Both of those goals, I actually missed by exactly one year, because, you know, I started my company when I was late – I think I was around 27 or 28. Somewhere in that range. I’m getting so old that years run together, but it was in 2002 when I went out on my own. By the time I was 31, I crossed six figures, and then I didn’t cross seven figures liquid until I was 41. Now I had a net worth over the seven figures, but liquid is what I was thinking about when I talk about cash, when I talk about your investments, your after-tax investments, and other things like that. It was one of those things where I had reached that critical mass or what I’d like to call the boiling point of your wealth building.
It happened in my 40s, and I think it’s important to share that because a lot of people in society are telling you, “look, your best in your 20s and 30s, don’t worry about building up those assets to invest and so forth.” That’s all the boiling point of the critical mass of bowling does not occur for water until 100 degrees Celsius or 212 degrees Fahrenheit, right? But up until you reach that temperature, it looks like nothing’s happening. So I think a lot of people in their 20s and 30s can give up too early, and I just want to give you Zenith, the inspiration to say stick with it, stay the point, reach that boiling point with your assets so you can actually get to see the fruit of all your hard work. There’s a reason that when Ramsey Solutions did their biggest study on millionaires, it took exactly 27 years for the typical millionaire to cross into – and that’s in your 40s. I mean, that’s where the millionaires actually start popping up all over the place, and yes, there are some exceptions to rules in their 20s and 30s. We work with a number of you, but for most people, it’s going to happen in your 40s. Stick with it; it gets really good then. You’ll start spending more on vacations than you made in your first year out of college on your income. That’s the payoff point. Life can be good; just stay the course. And then don’t think I’m telling you to be a miser. You can bedazzle your basic life while you’re younger as well and still do vacations and trips. Just don’t be trying to make it Instagram perfect like a lot of people in your peer group will be doing. So it’s a big part of it in my mind – just thinking through it – seeing that your money invested is growing to a significant enough point that, like, you feel okay, it’s making enough money.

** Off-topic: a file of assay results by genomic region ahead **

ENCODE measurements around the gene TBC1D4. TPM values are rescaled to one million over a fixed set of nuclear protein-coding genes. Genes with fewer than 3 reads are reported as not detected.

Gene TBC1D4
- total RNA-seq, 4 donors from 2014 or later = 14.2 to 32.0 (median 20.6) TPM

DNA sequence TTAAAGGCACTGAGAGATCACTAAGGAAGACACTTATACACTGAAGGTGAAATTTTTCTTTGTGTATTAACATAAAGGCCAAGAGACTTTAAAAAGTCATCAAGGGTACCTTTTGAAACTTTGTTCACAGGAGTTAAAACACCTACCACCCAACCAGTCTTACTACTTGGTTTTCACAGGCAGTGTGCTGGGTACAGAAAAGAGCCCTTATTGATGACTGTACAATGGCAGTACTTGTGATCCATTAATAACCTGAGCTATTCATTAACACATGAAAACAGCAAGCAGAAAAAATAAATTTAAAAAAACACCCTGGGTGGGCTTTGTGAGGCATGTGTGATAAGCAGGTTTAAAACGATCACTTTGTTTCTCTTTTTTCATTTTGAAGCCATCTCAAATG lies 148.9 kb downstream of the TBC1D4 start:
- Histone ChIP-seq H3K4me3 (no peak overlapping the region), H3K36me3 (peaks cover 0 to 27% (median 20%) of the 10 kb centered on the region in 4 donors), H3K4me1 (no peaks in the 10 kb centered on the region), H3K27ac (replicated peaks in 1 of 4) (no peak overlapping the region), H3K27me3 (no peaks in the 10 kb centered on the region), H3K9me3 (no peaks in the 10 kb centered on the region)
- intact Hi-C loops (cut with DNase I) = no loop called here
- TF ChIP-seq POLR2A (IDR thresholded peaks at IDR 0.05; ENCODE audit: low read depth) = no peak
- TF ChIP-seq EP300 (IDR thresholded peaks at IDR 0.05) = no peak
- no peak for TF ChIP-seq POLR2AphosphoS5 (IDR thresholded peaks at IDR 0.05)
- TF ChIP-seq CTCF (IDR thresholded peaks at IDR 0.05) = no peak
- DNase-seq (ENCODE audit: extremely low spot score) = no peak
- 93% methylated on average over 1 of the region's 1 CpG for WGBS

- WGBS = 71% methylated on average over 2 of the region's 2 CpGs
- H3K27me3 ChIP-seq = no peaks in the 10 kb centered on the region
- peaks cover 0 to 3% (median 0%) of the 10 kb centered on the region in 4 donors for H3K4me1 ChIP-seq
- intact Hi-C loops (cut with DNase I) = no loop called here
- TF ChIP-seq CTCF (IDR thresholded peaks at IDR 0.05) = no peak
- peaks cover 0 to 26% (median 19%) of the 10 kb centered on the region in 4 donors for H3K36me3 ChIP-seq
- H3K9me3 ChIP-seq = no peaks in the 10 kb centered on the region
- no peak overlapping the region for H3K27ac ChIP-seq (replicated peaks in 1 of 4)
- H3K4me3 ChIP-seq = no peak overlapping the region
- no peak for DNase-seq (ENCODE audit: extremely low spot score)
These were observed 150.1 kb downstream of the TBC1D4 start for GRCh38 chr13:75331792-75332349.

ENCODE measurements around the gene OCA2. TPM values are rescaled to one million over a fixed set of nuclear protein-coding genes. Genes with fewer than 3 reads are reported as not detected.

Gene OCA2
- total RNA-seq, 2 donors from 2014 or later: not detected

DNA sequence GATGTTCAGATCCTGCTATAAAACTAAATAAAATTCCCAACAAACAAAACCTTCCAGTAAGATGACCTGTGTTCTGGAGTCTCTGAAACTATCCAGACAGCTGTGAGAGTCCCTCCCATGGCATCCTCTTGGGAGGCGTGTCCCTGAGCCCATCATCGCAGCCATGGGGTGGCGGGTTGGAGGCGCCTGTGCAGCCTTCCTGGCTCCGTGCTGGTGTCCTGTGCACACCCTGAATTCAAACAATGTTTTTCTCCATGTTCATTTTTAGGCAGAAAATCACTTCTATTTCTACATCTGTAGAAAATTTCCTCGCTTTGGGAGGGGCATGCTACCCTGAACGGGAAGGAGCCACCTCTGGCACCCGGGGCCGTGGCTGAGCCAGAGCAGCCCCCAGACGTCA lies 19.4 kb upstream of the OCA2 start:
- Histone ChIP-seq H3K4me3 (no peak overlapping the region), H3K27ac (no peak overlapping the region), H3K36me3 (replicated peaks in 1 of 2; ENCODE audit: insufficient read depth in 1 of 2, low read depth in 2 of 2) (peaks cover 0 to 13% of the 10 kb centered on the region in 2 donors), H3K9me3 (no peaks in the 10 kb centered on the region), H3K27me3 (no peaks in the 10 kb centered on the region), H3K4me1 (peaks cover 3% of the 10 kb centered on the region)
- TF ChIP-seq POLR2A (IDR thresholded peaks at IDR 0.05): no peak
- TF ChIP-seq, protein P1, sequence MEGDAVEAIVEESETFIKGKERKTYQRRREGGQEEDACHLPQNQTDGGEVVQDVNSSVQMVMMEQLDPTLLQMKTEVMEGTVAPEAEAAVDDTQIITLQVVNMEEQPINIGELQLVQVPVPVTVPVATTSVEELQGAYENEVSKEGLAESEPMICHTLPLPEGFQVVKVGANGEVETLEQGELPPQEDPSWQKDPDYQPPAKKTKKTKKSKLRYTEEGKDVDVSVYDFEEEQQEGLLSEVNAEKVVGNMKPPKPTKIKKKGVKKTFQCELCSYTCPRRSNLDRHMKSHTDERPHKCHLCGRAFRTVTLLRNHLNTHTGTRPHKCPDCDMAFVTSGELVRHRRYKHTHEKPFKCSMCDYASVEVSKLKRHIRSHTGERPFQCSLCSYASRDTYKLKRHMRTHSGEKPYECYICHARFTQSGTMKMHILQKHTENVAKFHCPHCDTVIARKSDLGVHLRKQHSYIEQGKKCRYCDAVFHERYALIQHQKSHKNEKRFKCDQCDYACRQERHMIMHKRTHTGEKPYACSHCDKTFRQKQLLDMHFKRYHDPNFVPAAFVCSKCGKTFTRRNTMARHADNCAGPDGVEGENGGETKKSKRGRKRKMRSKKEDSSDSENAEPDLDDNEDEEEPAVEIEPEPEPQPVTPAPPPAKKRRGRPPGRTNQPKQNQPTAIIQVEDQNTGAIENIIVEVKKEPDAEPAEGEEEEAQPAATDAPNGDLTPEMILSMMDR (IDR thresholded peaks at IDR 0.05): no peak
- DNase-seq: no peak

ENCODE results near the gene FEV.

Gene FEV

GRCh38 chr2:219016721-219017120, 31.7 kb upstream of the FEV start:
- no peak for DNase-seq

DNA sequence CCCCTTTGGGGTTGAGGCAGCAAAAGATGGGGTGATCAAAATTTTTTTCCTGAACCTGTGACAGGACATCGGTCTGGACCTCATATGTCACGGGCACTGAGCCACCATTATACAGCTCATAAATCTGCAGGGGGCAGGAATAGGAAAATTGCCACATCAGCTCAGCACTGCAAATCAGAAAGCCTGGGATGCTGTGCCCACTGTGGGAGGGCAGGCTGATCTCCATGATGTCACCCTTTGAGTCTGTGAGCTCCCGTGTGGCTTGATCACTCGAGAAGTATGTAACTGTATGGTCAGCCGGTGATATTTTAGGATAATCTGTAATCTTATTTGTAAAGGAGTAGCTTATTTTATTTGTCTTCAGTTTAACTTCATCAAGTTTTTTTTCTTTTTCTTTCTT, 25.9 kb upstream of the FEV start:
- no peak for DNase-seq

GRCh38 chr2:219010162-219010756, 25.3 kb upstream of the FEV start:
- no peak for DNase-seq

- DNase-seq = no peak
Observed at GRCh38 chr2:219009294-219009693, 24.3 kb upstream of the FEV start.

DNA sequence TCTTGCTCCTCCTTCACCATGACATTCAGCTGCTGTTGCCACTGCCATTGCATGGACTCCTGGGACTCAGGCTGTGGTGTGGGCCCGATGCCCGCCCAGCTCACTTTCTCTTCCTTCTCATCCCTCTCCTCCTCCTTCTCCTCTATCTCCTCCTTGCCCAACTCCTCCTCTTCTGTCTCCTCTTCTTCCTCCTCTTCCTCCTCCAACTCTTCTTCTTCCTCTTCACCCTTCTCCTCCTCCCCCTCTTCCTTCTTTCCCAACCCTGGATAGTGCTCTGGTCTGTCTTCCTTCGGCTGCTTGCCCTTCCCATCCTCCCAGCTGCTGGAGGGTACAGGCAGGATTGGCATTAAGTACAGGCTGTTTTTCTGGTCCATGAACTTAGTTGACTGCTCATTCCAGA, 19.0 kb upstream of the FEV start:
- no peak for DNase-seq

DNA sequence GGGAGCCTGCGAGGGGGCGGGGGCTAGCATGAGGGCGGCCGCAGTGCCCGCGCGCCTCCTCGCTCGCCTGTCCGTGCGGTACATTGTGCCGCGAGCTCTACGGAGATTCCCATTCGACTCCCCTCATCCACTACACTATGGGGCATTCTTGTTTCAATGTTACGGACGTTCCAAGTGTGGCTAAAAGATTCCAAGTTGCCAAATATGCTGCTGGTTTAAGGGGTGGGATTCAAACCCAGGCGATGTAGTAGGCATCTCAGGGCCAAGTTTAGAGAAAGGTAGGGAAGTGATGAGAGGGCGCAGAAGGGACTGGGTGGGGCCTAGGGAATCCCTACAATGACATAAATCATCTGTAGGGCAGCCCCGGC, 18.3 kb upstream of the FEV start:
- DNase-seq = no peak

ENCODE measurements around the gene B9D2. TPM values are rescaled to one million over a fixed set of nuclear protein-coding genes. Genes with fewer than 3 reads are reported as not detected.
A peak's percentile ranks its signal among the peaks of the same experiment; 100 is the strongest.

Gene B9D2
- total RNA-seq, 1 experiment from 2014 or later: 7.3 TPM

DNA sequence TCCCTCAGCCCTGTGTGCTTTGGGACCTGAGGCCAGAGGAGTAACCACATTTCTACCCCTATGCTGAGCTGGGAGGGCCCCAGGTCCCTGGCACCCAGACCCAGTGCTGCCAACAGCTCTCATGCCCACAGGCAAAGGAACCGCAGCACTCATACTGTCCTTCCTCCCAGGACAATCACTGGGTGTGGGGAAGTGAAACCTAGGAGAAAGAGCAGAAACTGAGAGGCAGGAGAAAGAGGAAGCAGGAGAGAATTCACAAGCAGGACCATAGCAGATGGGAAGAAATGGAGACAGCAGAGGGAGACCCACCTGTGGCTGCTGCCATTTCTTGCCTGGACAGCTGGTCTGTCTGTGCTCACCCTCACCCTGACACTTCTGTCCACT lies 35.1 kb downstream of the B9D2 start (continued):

Well, there are two things that are crossing. You’re starting to reach some of your peak earning years. The peak earning years happen in your late 40s, so even in your early 40s, you’re seeing the payoff in your career. So your income has reached a point, plus your assets have reached a point. If you’ve done automated wealth building where you’re automatically, on a monthly basis, putting money into retirement savings, putting money into your kids’ college, putting money towards paying off the mortgage, you know that everything’s automated, and it really is like you’ve reached that point to where everything lines up. Whereas it felt like in the 20s and 30s, it was all a struggle. I’m having to figure out every dollar and be very disciplined with it to make sure that I’m prioritizing these assets, whereas in the 40s, your income and everything line up in a good way. The kids get a little bit older; now they’re not at college yet, that’s when that’s a whole other expense level kicks in. But you are at this point where going on family vacation seems a heck of a lot easier versus when they’re babies. That’s true.